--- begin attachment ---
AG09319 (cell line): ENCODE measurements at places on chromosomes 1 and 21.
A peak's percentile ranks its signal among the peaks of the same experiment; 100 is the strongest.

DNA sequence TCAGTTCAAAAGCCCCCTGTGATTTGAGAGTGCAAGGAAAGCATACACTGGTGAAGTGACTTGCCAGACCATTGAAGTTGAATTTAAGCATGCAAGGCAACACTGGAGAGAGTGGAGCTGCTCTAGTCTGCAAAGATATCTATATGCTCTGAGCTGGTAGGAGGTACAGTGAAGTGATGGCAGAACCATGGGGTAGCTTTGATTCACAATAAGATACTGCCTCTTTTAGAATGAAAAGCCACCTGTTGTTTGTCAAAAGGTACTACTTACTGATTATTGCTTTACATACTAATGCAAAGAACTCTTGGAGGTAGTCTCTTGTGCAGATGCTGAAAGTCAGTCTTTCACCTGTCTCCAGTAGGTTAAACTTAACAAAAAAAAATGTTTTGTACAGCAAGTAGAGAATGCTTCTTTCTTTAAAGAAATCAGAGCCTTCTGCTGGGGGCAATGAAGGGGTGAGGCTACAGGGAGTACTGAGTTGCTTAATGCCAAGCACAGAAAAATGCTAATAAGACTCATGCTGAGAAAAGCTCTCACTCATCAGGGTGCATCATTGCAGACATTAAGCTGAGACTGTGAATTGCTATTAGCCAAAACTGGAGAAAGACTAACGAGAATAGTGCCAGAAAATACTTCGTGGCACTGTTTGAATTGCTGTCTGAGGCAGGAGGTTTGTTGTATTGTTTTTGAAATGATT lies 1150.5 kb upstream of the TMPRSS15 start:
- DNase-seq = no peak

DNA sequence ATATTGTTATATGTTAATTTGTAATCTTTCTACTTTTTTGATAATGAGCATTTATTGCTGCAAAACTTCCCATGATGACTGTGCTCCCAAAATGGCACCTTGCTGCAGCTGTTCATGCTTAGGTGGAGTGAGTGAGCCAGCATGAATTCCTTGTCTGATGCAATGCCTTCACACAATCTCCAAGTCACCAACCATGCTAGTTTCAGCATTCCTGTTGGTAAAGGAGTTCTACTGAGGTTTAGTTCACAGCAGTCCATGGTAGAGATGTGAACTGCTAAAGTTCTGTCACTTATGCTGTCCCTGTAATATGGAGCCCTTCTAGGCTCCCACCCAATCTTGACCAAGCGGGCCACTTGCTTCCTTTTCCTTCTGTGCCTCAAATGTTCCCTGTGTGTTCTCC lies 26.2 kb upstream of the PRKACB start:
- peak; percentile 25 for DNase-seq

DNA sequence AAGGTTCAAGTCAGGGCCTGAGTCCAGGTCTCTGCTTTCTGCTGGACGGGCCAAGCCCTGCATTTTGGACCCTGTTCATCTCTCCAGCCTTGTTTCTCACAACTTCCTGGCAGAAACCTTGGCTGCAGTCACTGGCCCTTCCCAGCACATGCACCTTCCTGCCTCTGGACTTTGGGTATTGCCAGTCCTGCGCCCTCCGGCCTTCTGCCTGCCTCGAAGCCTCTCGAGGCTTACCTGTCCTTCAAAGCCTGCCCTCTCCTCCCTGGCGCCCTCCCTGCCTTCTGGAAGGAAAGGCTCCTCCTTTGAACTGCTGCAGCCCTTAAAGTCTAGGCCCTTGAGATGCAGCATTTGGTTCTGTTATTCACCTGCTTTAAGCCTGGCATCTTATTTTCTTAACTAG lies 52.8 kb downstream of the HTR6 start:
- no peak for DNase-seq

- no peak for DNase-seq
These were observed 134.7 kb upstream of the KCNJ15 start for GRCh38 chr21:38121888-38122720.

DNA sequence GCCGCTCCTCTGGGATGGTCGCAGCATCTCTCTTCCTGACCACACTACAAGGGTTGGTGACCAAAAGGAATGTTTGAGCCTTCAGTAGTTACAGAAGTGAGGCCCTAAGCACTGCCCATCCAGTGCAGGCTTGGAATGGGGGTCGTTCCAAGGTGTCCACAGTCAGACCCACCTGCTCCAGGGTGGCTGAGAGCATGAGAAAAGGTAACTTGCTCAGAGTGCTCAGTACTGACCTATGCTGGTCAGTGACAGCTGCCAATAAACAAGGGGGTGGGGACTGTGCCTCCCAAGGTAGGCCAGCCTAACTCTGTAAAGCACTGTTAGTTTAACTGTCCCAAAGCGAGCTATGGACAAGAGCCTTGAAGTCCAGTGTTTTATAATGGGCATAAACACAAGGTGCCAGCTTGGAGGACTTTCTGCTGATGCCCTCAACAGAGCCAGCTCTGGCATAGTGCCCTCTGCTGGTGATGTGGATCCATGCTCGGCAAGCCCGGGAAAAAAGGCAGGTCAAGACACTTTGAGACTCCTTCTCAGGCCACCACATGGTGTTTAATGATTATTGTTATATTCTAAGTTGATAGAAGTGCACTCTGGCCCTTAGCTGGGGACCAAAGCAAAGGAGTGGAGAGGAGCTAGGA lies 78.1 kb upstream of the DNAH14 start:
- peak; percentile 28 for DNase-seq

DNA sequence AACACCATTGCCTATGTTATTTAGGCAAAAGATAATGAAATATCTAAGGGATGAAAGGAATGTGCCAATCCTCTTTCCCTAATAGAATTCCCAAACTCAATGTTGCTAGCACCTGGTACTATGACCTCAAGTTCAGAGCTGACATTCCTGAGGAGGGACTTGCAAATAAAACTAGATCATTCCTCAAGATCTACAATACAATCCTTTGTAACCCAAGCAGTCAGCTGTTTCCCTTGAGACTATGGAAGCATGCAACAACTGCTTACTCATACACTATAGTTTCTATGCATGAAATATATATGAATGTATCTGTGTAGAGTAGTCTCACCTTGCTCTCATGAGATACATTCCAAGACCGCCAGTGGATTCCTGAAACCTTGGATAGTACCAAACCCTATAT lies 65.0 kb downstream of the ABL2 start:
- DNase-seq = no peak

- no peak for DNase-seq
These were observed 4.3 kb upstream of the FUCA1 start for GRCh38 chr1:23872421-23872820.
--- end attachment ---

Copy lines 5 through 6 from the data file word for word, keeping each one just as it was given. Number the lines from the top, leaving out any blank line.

DNA sequence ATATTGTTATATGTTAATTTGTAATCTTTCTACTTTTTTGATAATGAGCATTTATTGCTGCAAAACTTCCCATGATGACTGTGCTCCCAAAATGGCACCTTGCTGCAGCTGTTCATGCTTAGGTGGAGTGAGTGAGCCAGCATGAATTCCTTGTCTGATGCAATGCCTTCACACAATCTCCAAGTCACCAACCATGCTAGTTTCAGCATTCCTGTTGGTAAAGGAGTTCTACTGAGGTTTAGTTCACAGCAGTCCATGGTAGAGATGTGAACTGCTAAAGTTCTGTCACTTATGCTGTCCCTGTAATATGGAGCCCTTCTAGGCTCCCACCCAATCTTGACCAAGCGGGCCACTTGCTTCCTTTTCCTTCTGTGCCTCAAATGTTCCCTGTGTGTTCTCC lies 26.2 kb upstream of the PRKACB start:
- peak; percentile 25 for DNase-seq